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Sarah – I had the same thing and I’m wondering the same LOL

My 2nd one was alarm too….hmmm

Let me know if you find out. 🙂


HOLY GUACAMOLE!!!! I love the truth about becoming more of who we are to be successful.


I ordered a pistachio affogato at a gelataria once. I found it revolting, but I will probably never forget that experience.

Marie and Sally – thank you for the insight and inspiration in your video! I loved it – now to read and apply.


This is one of my favorite episodes ever! Marie and Sally, you two have such great chemistry. <3

Because I have a nasty cold today, I actually do feel like a pile of (green) mush. But when I'm not a sniffly snuffly mess, I'd have to say that my biggest strength is craziness.

I have all these big, crazy ideas. I have all these weird opinions that go way outside the norm. I have an insane sense of humor, and when I'm at home, I dance around the house, do silly cartoony voices, and keep my husband in hysterics — there's nothing I won't do to get a laugh.

The thing is? In public, I'm really reserved. I'm working hard and getting better little by little, but I have a major fear of rejection and abandonment, and I can't see that going away anytime soon. I guess I have to stumble awhile before I overcome the idea that Me = Bad Wicked Horrid Scary Yuckballs.

Am I the only one who's petrified of owning her strengths?


I wanted to just say, thank you Marie, as always you fascinate me with all the amazing content you provide and I’m really very grateful for it. Also, thank you Sally Hogshead for sharing the valuable knowledge- (ps, love your surname!)

Peace and Love 🙂 Hinna xoxo


Thanks. I love to watch two gorgeous ladies talk so clearly of such delicate matters as “how to fascinate”. To reply to your question I don’t want to brag but I do feel I’m fascinating, sometimes. Those times are when I turn up the volume of my undying, untamed, crazy and passionate enthusiasm. Name it as you wish. I just have kept that quality that babies have to totally marvel at things adults take for granted. I marvel at life and this World sometimes and when I do I even fascinate myself hi hi…I would call myself a passionate, trustworthy, rebel. I tend to adapt quickly and to love to evolve but I always follow through once a decision or promise is made…. PS: Do you need to wear stilettos to be fascinating? ;-p. Mmmmh. Intriguing. I think I’ll give it a try.


Marie, I always enjoy your weekly TV shows. I took the test, and I am Mystique with Passion. I’m still absorbing all the tremendous information from the report, but I want to thank you for bringing all this together. As always, you are awesomely talented but humble. You are a rare gem.

Small, still-nascent programs that haven’t built up sizable constituencies often need support at the top to survive. DIUx has been Ash Carter’s pet. It’s hard to say whether the next secretary of defense will give it the same attention. But the inadequacy of the present system is clear. Raj Shah recently traveled to the Middle East to talk with U.S. commanders about DIUx projects. He made a point of talking with some F16 pilots who are flying combat missions over Iraq, just as he did 10 years ago. Their jets had been upgraded with moving maps. But not long before, they had still been strapping iPads to their laps, after loading them with commercial aviation map apps, so that they knew exactly where they were flying.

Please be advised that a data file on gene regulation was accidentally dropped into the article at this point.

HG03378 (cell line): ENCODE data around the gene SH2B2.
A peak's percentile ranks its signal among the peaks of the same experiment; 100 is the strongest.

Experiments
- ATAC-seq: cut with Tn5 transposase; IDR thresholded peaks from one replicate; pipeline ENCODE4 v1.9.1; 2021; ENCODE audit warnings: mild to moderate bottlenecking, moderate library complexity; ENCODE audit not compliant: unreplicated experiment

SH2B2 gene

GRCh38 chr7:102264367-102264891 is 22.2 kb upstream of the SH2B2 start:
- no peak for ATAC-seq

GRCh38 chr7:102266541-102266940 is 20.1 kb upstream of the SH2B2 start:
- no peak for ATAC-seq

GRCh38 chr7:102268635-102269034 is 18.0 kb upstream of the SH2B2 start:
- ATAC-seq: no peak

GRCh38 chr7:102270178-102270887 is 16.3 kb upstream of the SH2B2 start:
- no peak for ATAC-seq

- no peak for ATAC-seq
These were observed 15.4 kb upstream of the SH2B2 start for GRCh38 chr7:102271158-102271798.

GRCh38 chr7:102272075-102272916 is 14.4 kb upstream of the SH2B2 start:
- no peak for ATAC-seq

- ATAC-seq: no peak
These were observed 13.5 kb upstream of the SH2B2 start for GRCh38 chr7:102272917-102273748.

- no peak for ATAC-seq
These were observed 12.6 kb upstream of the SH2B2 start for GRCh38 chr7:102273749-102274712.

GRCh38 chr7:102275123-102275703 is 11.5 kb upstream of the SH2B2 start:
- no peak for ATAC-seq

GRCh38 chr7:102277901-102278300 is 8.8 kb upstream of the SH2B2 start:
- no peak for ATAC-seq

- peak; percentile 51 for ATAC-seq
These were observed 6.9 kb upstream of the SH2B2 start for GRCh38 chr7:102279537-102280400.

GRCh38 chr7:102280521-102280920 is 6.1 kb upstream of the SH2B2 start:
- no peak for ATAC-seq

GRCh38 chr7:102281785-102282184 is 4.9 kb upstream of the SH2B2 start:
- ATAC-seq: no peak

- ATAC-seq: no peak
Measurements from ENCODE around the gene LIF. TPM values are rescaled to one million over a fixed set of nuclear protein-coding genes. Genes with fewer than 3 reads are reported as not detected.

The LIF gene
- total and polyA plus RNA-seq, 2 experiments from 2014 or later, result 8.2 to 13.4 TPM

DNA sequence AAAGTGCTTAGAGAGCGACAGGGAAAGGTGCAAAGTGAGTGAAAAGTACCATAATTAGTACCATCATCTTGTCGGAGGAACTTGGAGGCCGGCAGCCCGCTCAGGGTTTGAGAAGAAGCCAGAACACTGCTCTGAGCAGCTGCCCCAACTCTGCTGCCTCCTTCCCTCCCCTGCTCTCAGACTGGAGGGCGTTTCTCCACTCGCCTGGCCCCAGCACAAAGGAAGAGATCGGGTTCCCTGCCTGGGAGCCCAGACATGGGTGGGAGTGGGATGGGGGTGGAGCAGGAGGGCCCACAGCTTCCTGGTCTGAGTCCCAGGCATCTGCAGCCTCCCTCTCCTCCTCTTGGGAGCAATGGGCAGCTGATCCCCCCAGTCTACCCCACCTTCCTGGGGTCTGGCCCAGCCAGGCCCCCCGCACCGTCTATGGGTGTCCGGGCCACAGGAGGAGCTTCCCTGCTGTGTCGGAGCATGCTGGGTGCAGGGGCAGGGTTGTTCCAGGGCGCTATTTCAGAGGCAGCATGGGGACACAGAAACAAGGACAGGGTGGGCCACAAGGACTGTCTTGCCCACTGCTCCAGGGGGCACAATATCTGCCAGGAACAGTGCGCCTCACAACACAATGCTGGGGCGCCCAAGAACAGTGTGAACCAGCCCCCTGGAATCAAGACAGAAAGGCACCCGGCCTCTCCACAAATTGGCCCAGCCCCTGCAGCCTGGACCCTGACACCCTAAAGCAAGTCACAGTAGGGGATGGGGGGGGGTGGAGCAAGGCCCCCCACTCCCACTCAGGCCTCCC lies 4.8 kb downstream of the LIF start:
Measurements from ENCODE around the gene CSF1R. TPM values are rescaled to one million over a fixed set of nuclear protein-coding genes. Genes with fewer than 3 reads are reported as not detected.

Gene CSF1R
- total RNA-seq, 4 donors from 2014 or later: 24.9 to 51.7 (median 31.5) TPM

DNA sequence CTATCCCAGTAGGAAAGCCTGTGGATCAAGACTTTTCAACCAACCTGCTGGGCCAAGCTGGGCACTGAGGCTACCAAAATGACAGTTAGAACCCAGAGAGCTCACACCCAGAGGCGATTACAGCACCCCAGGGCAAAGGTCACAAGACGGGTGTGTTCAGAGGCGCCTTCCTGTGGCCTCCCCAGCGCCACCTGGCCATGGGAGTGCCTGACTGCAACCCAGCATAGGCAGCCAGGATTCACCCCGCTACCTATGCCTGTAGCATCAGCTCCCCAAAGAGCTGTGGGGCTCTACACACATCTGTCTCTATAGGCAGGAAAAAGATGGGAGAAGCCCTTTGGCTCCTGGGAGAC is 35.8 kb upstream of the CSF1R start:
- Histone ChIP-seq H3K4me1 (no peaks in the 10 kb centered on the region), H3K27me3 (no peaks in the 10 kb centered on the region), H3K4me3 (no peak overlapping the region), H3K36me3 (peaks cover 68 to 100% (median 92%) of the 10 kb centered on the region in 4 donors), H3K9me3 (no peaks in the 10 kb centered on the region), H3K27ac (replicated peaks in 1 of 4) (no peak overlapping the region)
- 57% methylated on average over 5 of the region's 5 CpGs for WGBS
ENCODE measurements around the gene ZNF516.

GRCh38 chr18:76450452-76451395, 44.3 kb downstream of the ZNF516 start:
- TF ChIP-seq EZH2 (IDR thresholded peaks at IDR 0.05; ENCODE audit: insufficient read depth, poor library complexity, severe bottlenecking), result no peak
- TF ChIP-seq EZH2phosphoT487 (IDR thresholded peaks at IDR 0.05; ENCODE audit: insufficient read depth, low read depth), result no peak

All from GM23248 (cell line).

Fred Kaplan is the “War Stories” columnist for Slate and the author of Dark Territory: The Secret History of Cyber War.

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Silicon Valley , The Pentagon ,


Illustrations by Joost Swarte; Photograph by Susan Walsh | Associated Press; Image courtesy of NASA Ames Research Center

Fred Kaplan

Fred Kaplan is ​’s “War Stories” ­columnist and the author of ​, out on March 1.


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To determine how much debt Americans are carrying and how much it’s costing them in 2017, NerdWallet analyzed data from several sources, including the Federal Reserve Bank of New York and the U.S. Census Bureau ( see additional details in the methodology below ). For this study, NerdWallet used an estimate of more than 126 million U.S. households based on December 2017 Census Bureau data.

NerdWallet also commissioned a survey, conducted online by Harris Poll, of more than 2,000 U.S. adults in November 2017. In the survey, Americans were asked about their credit card payment habits and how they got into debt.

Finding a way to put money toward paying off debt, especially high interest debt, is the best way to free yourself from the vise grip debt can have on your budget.

Key findings

Income grows faster than cost of living

Median annual household income has grown 20% over the past decade, while the cost of living has increased 18%, NerdWallet’s data analysis found. [6] However, significant expenses in Americans’ budgets — medical care, housing and food — have outpaced income growth.

Four major spending categories have increased faster than income growth since 2007: medical expenses (34%), “other” expenses (30%), food and beverages (22%) and housing (20%), according to NerdWallet’s analysis. [7]

And these expenses are some of the biggest for many Americans. Add in the higher cost of living in some places or chronic health problems, and it can be even harder for people to live without going into debt.